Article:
THE Minister for Foreign Affairs and International Cooperation, Mr Bernard Membe, has ruled out the possibilities of mediation on the Lake Nyasa dispute within the interested countries (Tanzania and Malawi).
Mr Membe said this over the weekend as Tanzania and Malawi submitted letters of application to the Chairperson of the Forum of Former African Heads of State and Governments, Mr Joaquim Chissano, requesting the Forum to mediate the Lake Nyasa border dispute, after the two countries failed to reach a consensus.
"This submission of joint letters means that the chapter for internal mediation dialogues between the two countries is closed and all the hopes are now on the Forum to decide on the matter," he said. He said that had there been any avenue to seek the solution to the row internally, that would be the way to go but the decision which was reached in November by both countries to move forward to the Forum means that internal avenues have been exhausted.
Mr Membe's statement shows that current intention by the Malawi Council of Churches (MCC) and its counterpart the Christian Council of Tanzania (CCT) to intervene and mediate the dispute is belated as the matter has already gone beyond the two countries.
The MCC and CCT are said to have made the agreement following a clear stalemate which has forced the two countries to approach the Forum for assistance. In a letter, MCC General Secretary Reverend Osborne Joda-Mbewe told his CCT counterpart Reverend Leonard Mtaita that the council in Malawi is deeply concerned about the deadlock of the dialogue between the two countries.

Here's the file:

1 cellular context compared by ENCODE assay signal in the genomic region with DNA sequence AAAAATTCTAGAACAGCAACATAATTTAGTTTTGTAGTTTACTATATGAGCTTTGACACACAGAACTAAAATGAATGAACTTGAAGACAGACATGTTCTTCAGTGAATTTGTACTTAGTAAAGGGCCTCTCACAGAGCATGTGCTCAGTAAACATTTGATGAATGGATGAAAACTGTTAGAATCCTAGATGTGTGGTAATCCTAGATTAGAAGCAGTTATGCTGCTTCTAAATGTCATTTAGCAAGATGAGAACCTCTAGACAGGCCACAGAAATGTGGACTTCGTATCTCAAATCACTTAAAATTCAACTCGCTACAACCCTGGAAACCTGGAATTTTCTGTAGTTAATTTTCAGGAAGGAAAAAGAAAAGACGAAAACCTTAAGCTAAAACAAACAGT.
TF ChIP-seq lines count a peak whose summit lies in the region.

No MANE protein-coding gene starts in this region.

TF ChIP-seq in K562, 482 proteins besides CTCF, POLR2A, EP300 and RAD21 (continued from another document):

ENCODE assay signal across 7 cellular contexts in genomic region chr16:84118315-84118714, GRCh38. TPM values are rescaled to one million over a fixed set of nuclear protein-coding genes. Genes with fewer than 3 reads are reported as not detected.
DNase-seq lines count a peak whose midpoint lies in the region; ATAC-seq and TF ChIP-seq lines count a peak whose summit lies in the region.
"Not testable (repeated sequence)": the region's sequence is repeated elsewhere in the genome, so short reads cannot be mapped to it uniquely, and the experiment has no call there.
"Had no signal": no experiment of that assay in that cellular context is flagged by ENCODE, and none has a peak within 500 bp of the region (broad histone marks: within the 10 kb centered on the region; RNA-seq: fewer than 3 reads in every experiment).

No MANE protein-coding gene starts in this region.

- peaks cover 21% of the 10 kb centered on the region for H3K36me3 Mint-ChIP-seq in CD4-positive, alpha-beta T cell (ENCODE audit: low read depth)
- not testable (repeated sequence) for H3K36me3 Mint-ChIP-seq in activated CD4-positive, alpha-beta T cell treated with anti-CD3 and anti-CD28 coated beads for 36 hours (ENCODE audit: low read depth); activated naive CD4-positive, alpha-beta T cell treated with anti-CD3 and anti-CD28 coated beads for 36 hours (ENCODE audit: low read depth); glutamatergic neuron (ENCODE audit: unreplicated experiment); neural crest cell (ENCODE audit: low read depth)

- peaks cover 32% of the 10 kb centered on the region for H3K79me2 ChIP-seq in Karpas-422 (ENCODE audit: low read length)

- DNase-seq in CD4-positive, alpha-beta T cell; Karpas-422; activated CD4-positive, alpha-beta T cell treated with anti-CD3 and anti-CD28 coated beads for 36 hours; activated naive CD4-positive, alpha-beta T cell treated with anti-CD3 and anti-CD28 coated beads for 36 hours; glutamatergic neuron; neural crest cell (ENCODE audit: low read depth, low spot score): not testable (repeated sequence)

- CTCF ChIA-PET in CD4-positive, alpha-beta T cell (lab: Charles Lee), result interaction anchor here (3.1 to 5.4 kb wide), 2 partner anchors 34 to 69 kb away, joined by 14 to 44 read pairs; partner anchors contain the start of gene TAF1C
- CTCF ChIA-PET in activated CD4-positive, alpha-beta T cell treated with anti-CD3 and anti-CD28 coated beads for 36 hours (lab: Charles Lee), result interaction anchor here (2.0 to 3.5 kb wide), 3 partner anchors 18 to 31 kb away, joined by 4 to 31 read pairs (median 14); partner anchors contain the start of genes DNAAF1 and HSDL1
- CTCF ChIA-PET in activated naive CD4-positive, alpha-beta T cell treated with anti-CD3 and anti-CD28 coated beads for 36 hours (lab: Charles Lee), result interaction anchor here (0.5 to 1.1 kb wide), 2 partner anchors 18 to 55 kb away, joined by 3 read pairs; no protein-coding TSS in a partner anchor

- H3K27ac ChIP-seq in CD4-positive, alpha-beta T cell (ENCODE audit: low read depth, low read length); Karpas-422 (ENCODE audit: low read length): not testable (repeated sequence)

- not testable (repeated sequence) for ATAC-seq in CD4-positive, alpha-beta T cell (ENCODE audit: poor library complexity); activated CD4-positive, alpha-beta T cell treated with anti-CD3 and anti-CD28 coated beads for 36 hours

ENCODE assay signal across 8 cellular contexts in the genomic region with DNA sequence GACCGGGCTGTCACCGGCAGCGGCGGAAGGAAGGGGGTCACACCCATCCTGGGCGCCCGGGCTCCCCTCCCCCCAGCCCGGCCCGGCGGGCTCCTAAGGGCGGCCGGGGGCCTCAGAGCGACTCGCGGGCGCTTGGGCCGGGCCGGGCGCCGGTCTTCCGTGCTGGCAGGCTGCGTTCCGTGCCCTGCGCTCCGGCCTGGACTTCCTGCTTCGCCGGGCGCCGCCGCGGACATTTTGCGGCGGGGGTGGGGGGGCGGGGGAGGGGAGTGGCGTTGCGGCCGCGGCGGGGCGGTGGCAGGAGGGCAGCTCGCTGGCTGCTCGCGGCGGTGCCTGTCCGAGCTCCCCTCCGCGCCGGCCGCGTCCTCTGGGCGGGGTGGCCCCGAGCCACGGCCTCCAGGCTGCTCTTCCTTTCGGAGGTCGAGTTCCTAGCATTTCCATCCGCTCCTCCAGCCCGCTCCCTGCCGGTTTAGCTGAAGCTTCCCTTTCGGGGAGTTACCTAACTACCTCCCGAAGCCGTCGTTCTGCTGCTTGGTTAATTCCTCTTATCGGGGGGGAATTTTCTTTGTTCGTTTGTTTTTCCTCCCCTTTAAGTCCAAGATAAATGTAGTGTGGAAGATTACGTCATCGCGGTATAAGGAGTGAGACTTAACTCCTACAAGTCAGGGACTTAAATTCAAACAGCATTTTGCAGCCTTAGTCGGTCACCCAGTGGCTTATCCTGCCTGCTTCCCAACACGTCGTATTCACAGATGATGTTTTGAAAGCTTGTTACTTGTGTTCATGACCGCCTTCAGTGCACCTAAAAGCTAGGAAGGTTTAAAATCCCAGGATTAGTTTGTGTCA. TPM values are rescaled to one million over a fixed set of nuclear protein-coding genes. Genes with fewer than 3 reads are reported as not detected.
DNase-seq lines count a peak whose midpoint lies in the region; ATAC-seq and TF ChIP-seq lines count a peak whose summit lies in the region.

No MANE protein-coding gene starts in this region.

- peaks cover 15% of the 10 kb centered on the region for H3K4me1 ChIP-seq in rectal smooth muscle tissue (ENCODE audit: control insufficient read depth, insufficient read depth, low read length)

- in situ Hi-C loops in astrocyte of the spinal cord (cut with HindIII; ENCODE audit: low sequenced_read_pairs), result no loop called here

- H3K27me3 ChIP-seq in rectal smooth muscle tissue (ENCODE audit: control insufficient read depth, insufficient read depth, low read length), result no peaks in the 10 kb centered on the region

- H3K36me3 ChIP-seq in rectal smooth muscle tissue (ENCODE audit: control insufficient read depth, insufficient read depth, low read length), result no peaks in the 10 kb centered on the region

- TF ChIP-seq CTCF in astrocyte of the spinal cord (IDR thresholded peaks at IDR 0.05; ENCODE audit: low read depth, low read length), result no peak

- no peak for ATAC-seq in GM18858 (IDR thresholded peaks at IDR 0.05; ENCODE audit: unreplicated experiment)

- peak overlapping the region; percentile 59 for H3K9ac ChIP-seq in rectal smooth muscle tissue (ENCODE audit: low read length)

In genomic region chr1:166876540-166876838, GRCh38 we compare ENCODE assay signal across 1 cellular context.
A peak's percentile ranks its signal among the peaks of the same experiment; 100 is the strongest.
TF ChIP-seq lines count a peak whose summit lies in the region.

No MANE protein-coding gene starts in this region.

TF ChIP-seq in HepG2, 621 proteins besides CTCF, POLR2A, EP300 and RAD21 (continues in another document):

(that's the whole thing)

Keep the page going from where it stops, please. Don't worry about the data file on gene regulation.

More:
Mr Chissano, who is also a Former President of Mozambique, received the joint letters of application to mediate on the matter on Friday from the ministers of foreign affairs of the countries in question in Maputo. The foreign ministers were accompanied by Attorneys General of both countries. The forum is made of retired democratically elected Presidents from the countries of the Southern African Development Community (SADC).
The Tanzanian Minister for Foreign Affairs and International Co-operation, Mr Bernard Membe, told a team of members of press that the Forum was expected to work on the matter within four months from the day of submission.
Receiving the applications, Mr Chissano said he was humbled by the trust the two countries have put in the forum and that he would make sure a solution is worked out. "We (the forum) have happily accepted the task. We know that it is not easy but we will make sure we find a solution," he said.